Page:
- Places to See -
What are the sights to be seen in our neck of the woods?
Northern Ontario Sportfishing Centre (NOSFC)
The past and the present comes alive in the Northern Ontario Sportfishing Centre (NOSFC). Our displays highlight ecological and cultural aspects of fishing on Lake of the Woods. And, we are happy to partner with Science North to bring the “Northern Nature Exchange” program to the NOSFC. We invite you to visit the Northern Ontario Sportfishing Centre and enjoy the stories we tell and the spaces we create!
The Northern Ontario Sportfishing Centre is open from the middle of May to the Thanksgiving weekend. Hours may vary. Visit: northernontariosportfishingcentre.com for more information.
The Sioux Narrows Bridge, along Highway 71, has become a symbol of this charming town. The original bridge, built in the 1930s and constructed of wooden trusses, was once the longest single span bridge in the world.
The bridge became vital as it made the community more accessible and led to an influx of tourism. A new bridge was completed in 2007; But the new design, complete with timbers from the old bridge and the signature wooden truss appearance, preserves the look and historical significance of the original.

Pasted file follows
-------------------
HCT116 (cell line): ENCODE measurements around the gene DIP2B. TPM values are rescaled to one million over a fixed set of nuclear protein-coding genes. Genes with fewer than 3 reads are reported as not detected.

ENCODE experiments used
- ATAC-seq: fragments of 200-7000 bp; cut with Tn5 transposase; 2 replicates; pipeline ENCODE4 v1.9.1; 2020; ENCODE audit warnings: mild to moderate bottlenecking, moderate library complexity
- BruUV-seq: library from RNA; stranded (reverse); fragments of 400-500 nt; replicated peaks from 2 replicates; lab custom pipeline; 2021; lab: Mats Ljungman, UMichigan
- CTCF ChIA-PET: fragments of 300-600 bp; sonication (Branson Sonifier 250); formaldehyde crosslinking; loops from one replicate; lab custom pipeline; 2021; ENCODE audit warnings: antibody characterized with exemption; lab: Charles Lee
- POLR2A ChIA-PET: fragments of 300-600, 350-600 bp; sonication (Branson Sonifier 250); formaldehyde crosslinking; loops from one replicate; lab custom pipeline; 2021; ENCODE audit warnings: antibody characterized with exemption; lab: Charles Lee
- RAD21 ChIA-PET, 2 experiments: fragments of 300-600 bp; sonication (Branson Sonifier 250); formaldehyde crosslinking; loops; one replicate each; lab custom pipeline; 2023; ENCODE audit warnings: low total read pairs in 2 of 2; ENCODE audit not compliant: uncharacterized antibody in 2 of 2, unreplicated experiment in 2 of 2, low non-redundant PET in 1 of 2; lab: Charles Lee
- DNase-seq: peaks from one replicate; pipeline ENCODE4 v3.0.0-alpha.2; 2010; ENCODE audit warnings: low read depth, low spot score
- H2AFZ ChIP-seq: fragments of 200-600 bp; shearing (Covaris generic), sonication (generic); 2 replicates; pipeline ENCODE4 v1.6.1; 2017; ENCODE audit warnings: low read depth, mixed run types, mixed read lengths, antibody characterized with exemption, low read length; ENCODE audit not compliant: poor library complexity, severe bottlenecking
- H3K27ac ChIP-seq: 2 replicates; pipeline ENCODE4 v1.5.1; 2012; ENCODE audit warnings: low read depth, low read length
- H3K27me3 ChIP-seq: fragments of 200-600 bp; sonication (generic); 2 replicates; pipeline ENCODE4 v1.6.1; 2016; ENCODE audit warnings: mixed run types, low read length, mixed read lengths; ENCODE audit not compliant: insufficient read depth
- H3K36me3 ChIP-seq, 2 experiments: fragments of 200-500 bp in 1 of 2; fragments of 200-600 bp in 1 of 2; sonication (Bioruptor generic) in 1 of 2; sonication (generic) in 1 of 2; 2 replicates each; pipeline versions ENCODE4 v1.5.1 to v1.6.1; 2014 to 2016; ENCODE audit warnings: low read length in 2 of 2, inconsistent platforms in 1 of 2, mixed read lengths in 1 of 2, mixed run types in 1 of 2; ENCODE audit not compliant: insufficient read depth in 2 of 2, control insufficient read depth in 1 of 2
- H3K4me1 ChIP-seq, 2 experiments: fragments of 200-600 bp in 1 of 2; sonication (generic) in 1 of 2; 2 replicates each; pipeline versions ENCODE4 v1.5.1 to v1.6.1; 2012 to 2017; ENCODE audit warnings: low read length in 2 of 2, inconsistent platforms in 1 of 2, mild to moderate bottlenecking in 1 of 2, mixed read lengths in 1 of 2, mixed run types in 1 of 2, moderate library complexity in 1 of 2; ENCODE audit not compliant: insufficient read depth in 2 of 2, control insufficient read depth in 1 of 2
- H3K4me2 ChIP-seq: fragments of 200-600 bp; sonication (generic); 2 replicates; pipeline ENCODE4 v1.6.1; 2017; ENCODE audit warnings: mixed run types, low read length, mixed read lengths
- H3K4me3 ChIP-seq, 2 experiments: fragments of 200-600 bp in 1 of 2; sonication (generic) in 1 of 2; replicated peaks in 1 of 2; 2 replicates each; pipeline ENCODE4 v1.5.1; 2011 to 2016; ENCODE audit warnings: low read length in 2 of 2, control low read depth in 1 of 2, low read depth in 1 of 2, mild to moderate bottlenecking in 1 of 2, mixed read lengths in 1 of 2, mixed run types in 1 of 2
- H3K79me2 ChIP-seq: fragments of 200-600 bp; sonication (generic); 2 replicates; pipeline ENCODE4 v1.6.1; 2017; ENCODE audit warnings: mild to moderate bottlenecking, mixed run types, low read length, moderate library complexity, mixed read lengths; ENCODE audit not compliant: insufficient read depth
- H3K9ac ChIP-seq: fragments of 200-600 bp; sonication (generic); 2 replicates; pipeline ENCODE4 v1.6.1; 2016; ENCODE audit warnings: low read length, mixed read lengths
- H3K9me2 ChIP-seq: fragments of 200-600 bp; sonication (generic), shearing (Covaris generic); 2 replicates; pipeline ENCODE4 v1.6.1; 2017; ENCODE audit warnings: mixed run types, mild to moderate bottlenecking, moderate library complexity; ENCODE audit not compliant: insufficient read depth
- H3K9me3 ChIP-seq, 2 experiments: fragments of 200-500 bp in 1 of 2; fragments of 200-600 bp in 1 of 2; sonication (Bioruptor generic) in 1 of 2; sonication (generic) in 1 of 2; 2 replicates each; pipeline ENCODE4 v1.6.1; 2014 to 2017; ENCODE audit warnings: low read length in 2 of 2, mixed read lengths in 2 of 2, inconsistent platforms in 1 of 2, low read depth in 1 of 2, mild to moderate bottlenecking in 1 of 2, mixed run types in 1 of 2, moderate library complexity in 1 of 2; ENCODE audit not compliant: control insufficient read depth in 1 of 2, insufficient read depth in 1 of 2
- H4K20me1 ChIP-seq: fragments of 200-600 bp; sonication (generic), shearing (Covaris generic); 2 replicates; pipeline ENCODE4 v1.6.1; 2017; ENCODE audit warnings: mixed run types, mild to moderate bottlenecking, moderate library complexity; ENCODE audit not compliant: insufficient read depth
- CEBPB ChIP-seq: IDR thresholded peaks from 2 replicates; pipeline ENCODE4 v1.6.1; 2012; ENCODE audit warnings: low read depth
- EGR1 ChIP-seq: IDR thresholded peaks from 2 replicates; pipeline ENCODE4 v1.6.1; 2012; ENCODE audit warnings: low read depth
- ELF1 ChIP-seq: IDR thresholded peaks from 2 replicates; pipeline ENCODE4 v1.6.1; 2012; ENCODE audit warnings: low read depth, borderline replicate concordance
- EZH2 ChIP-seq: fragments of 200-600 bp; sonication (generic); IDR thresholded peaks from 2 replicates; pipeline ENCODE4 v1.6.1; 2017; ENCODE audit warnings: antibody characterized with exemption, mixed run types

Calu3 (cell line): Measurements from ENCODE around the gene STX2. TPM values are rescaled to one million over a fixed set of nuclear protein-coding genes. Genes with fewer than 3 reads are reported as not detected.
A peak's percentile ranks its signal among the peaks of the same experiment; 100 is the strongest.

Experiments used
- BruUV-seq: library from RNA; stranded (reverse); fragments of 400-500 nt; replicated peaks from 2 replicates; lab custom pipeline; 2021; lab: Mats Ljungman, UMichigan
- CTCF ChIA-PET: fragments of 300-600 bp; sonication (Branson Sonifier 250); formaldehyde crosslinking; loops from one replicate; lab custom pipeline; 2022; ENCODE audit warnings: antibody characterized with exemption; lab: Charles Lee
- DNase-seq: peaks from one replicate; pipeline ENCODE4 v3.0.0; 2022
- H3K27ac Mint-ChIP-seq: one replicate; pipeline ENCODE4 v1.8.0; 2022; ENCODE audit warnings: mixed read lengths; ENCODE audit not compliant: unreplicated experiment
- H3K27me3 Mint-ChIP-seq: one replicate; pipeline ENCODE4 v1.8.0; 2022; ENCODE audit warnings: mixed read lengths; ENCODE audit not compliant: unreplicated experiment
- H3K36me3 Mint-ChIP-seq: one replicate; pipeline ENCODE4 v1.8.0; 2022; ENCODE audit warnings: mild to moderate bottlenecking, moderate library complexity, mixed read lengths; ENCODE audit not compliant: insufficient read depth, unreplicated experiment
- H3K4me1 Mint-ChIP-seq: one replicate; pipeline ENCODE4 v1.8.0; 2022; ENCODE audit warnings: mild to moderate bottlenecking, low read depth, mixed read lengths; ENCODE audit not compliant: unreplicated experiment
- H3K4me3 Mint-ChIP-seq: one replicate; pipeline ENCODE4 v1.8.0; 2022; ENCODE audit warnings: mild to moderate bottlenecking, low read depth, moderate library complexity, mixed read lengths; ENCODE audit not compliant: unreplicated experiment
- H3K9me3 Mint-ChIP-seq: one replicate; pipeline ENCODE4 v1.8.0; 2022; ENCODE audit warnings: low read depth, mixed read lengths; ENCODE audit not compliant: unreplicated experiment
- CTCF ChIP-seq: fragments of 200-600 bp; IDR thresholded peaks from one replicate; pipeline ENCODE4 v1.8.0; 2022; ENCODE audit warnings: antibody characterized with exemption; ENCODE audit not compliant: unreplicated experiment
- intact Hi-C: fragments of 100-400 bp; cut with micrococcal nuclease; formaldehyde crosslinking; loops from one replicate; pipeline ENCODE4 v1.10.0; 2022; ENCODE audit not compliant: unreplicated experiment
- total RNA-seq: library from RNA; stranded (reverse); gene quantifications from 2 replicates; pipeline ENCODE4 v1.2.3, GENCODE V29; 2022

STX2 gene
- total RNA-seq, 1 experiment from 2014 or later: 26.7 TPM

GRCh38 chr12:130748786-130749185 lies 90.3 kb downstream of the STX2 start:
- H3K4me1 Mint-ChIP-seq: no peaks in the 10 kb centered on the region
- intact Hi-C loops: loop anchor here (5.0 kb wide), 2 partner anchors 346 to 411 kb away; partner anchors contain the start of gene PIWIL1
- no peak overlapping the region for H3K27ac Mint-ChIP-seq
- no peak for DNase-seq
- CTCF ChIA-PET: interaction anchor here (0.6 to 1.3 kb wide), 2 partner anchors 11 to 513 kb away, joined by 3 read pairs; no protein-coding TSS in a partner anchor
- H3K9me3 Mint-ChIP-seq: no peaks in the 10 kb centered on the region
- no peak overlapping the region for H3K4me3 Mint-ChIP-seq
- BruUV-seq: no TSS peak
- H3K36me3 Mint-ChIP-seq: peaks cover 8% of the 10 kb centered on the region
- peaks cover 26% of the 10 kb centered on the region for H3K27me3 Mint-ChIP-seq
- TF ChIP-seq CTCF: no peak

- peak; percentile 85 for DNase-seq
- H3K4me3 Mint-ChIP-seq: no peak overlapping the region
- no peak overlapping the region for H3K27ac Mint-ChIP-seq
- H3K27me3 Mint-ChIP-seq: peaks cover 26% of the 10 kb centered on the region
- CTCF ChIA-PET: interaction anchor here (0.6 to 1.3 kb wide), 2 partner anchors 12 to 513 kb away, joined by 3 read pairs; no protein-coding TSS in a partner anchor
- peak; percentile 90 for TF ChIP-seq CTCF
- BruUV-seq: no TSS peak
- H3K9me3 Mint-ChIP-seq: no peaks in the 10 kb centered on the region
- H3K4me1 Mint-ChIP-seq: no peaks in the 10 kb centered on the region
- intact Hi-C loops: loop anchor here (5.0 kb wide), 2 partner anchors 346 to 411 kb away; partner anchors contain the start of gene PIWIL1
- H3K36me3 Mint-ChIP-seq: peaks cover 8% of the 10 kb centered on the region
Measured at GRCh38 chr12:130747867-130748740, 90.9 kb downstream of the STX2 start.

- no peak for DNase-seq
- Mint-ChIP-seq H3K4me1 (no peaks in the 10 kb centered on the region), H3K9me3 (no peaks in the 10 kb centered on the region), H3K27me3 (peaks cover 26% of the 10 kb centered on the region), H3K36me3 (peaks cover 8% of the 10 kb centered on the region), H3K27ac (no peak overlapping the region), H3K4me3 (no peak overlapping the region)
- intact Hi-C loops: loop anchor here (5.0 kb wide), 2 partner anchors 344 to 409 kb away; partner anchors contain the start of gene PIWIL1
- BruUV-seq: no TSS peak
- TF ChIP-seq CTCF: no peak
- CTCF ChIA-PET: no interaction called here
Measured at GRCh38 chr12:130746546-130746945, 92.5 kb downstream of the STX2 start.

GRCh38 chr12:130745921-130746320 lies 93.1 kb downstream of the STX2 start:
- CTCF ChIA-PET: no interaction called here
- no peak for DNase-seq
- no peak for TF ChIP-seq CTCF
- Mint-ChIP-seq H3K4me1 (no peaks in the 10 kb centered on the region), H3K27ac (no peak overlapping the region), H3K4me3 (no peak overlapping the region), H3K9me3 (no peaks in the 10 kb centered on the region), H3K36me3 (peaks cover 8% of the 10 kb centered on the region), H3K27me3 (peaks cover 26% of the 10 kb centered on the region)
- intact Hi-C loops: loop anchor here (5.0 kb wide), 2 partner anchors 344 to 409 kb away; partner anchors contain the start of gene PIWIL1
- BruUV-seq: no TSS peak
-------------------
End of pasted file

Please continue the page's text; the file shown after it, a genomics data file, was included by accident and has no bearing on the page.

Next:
Whether you’re driving north or south on Highway 71, the drive to Sioux Narrows-Nestor Falls is a must-see, no matter the season.
Summer, when the days are warm and long, is a great time for day trips to enjoy the lake views, surrounding trees, rock cuts and perhaps even a wild animal or two. The vibrant reds, yellows and greens of Fall are spectacular when you see the leaves reflecting on the waters. Winter truly makes the region a wonderland: fallen snow on the pine trees, frost on the ground, and lakes that have frozen over. Take the drive and experience for yourself.
The Falls, the natural beauty which gave Nestor Falls its name, is located right on Highway 71. The Falls can range from a forty-foot falling mass of water to a mere trickle, depending on precipitation and season.
In either case, it is a must-see in the area with numerous photo opportunities and easy access. The site, once actively used for transporting logs in the early 1900s, plays a vital role in Nestor Falls’ rich history. Pack yourself a lunch and enjoy the rushing water crash over the rocks below.